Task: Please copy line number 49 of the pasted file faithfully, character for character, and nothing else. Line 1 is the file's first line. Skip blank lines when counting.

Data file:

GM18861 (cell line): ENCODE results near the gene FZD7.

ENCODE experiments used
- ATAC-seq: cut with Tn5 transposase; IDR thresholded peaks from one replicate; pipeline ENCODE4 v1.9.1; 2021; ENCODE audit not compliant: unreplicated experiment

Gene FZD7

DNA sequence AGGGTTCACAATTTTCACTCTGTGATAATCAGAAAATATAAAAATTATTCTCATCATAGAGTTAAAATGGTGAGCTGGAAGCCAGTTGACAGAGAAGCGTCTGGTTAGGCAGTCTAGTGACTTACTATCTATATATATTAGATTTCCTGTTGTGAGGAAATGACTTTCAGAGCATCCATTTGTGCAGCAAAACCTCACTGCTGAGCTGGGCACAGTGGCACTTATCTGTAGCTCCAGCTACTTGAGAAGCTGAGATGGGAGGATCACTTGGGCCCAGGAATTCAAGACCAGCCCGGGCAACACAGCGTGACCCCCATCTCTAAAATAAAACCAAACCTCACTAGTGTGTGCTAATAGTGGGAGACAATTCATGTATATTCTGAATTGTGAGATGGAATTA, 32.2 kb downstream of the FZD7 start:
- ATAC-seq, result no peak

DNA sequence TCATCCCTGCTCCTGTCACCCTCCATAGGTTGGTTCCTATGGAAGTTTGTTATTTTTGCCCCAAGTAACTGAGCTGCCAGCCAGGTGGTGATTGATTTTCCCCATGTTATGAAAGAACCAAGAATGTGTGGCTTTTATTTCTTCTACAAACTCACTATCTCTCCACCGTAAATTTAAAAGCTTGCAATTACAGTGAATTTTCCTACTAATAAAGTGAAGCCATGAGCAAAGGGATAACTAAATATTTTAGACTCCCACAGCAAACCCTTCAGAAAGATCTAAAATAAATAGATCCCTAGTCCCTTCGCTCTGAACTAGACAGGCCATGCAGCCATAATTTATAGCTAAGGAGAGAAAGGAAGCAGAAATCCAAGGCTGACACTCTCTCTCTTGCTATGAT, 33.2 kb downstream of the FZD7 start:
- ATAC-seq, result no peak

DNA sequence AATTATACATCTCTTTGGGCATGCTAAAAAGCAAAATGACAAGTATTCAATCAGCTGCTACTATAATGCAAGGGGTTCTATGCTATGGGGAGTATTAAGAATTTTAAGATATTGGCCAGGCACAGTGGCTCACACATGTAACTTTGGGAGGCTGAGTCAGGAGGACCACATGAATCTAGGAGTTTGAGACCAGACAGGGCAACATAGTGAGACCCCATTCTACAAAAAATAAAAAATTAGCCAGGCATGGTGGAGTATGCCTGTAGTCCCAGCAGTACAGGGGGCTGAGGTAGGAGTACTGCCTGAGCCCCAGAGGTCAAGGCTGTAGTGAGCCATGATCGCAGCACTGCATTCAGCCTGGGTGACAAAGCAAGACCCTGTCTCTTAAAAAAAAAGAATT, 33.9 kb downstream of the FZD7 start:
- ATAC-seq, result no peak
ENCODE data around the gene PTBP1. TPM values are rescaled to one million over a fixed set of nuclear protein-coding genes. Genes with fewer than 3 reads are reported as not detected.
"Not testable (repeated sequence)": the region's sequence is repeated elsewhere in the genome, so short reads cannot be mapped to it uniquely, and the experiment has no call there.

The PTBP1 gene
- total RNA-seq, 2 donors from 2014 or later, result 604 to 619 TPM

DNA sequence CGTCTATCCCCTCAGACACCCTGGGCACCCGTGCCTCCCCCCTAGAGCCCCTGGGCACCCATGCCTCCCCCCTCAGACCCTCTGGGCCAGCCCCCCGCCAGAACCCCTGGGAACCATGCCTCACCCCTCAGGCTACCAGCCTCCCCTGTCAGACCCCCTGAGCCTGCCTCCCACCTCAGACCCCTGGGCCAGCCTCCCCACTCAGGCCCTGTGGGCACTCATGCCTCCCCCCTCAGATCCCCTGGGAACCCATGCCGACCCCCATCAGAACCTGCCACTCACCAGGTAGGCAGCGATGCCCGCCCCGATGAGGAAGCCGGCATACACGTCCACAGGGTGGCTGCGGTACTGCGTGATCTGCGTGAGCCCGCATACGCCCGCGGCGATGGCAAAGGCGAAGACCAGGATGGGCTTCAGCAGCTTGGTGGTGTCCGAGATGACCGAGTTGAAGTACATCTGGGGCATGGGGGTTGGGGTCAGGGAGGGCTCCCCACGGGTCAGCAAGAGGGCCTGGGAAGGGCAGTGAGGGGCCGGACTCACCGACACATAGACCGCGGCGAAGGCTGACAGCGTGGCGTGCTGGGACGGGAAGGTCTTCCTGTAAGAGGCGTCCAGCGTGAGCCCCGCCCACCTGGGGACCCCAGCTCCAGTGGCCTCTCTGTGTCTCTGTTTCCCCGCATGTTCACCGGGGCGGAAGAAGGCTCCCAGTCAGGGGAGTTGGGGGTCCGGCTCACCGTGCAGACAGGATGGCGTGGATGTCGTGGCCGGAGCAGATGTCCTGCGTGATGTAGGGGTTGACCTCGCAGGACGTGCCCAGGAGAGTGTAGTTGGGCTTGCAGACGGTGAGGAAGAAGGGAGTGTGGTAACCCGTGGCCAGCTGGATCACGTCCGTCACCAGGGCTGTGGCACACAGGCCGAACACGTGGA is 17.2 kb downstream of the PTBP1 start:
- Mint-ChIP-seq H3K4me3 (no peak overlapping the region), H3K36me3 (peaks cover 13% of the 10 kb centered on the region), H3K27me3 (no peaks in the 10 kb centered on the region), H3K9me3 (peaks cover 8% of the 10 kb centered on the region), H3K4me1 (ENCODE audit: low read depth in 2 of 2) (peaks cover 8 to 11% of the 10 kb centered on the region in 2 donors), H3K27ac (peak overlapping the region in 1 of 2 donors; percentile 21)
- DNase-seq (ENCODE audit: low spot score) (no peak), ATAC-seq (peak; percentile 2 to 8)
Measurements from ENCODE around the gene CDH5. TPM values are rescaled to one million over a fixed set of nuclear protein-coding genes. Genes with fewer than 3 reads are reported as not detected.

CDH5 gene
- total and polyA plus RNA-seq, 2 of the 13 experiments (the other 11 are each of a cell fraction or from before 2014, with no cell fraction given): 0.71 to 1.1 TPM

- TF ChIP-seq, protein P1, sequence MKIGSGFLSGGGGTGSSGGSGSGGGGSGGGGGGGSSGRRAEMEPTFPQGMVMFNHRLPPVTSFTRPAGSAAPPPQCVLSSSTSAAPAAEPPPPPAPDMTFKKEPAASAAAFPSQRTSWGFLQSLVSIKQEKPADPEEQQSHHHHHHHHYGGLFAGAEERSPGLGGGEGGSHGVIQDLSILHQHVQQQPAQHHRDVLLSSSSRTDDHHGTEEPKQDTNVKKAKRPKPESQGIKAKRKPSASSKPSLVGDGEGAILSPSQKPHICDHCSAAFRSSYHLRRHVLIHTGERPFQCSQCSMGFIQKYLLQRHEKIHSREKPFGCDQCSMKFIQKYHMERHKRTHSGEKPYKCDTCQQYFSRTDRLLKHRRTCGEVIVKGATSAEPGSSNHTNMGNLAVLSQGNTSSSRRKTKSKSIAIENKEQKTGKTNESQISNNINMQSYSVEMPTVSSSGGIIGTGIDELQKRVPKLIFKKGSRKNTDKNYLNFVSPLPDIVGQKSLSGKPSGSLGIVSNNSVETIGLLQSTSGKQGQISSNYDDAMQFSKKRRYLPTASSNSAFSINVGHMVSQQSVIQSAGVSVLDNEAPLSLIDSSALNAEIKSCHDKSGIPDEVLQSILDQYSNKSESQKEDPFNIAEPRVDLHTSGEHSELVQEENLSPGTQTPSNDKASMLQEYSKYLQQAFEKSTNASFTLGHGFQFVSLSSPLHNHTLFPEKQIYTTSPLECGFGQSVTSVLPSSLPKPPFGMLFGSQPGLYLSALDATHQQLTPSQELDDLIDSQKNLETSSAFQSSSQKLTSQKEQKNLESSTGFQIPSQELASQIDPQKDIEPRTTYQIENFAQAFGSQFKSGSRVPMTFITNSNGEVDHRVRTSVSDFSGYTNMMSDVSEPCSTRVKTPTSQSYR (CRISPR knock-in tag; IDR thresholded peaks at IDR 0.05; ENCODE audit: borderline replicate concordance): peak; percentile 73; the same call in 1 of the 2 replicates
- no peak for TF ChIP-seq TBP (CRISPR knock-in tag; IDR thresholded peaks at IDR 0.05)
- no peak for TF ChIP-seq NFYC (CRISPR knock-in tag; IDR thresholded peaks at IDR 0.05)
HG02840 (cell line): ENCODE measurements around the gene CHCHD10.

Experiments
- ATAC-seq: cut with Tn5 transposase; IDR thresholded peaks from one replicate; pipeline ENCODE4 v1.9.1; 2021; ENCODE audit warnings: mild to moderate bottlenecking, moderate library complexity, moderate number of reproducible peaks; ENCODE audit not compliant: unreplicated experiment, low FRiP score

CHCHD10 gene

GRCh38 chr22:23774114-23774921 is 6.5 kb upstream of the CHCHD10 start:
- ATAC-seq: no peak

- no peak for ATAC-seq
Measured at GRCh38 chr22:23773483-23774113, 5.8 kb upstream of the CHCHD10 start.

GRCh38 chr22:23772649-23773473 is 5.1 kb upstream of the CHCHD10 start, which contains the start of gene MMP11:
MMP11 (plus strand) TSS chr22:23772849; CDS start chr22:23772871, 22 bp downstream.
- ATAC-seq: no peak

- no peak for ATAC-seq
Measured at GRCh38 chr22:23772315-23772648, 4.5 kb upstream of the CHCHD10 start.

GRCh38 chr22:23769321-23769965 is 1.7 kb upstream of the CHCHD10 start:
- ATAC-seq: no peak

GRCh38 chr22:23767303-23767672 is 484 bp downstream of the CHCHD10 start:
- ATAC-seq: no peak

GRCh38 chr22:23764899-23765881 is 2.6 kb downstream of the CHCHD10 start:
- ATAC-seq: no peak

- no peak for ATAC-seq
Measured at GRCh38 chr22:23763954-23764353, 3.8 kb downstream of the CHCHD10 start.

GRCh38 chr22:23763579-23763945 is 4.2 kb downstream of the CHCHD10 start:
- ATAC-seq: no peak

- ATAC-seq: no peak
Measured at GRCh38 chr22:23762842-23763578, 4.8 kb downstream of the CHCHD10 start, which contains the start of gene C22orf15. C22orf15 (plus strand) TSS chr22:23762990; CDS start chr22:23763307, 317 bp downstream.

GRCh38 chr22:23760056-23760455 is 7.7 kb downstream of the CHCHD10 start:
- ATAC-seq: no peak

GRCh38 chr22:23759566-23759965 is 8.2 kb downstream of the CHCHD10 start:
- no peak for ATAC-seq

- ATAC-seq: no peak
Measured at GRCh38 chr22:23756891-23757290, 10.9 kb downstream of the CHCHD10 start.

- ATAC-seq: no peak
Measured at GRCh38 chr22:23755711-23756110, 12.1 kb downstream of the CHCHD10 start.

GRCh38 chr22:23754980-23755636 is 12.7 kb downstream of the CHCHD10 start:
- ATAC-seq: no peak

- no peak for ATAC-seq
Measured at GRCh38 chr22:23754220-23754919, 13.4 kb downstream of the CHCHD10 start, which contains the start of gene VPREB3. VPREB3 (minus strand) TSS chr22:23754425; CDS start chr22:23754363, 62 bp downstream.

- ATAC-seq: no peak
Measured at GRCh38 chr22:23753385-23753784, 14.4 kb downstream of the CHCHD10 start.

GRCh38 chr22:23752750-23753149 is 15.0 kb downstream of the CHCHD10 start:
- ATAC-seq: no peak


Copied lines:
GRCh38 chr22:23760056-23760455 is 7.7 kb downstream of the CHCHD10 start: